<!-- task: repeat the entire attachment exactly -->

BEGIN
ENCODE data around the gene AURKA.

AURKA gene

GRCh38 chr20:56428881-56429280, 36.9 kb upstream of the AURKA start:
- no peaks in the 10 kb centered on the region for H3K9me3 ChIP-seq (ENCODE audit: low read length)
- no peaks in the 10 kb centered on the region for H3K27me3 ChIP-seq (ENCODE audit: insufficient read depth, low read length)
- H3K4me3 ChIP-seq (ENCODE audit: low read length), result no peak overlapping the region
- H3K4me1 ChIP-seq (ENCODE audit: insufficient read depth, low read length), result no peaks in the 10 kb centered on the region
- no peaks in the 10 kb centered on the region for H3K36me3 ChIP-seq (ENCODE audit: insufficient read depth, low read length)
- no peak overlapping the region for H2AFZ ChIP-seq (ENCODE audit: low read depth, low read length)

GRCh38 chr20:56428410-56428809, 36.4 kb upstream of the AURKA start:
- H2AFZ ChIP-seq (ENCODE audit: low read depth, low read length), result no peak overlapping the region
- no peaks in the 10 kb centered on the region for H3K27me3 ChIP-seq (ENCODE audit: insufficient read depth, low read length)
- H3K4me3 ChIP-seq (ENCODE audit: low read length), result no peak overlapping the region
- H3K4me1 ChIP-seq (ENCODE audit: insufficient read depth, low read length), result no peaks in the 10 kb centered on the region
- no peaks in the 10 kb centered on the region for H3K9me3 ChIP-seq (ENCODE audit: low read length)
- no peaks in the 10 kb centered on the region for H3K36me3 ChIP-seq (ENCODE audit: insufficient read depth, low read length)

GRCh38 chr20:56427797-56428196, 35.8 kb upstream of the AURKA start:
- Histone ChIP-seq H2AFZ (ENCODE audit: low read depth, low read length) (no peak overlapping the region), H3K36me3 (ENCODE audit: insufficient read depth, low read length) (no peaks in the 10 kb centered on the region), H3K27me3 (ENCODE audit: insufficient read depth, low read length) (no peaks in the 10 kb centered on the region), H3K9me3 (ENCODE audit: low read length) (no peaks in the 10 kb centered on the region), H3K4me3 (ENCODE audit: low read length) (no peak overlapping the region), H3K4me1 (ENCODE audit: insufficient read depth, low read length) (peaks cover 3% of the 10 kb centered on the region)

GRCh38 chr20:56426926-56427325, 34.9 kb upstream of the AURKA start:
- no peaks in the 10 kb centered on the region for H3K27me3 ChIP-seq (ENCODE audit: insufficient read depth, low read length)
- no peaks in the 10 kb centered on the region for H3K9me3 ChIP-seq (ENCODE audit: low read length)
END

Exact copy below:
ENCODE data around the gene AURKA.

AURKA gene

GRCh38 chr20:56428881-56429280, 36.9 kb upstream of the AURKA start:
- no peaks in the 10 kb centered on the region for H3K9me3 ChIP-seq (ENCODE audit: low read length)
- no peaks in the 10 kb centered on the region for H3K27me3 ChIP-seq (ENCODE audit: insufficient read depth, low read length)
- H3K4me3 ChIP-seq (ENCODE audit: low read length), result no peak overlapping the region
- H3K4me1 ChIP-seq (ENCODE audit: insufficient read depth, low read length), result no peaks in the 10 kb centered on the region
- no peaks in the 10 kb centered on the region for H3K36me3 ChIP-seq (ENCODE audit: insufficient read depth, low read length)
- no peak overlapping the region for H2AFZ ChIP-seq (ENCODE audit: low read depth, low read length)

GRCh38 chr20:56428410-56428809, 36.4 kb upstream of the AURKA start:
- H2AFZ ChIP-seq (ENCODE audit: low read depth, low read length), result no peak overlapping the region
- no peaks in the 10 kb centered on the region for H3K27me3 ChIP-seq (ENCODE audit: insufficient read depth, low read length)
- H3K4me3 ChIP-seq (ENCODE audit: low read length), result no peak overlapping the region
- H3K4me1 ChIP-seq (ENCODE audit: insufficient read depth, low read length), result no peaks in the 10 kb centered on the region
- no peaks in the 10 kb centered on the region for H3K9me3 ChIP-seq (ENCODE audit: low read length)
- no peaks in the 10 kb centered on the region for H3K36me3 ChIP-seq (ENCODE audit: insufficient read depth, low read length)

GRCh38 chr20:56427797-56428196, 35.8 kb upstream of the AURKA start:
- Histone ChIP-seq H2AFZ (ENCODE audit: low read depth, low read length) (no peak overlapping the region), H3K36me3 (ENCODE audit: insufficient read depth, low read length) (no peaks in the 10 kb centered on the region), H3K27me3 (ENCODE audit: insufficient read depth, low read length) (no peaks in the 10 kb centered on the region), H3K9me3 (ENCODE audit: low read length) (no peaks in the 10 kb centered on the region), H3K4me3 (ENCODE audit: low read length) (no peak overlapping the region), H3K4me1 (ENCODE audit: insufficient read depth, low read length) (peaks cover 3% of the 10 kb centered on the region)

GRCh38 chr20:56426926-56427325, 34.9 kb upstream of the AURKA start:
- no peaks in the 10 kb centered on the region for H3K27me3 ChIP-seq (ENCODE audit: insufficient read depth, low read length)
- no peaks in the 10 kb centered on the region for H3K9me3 ChIP-seq (ENCODE audit: low read length)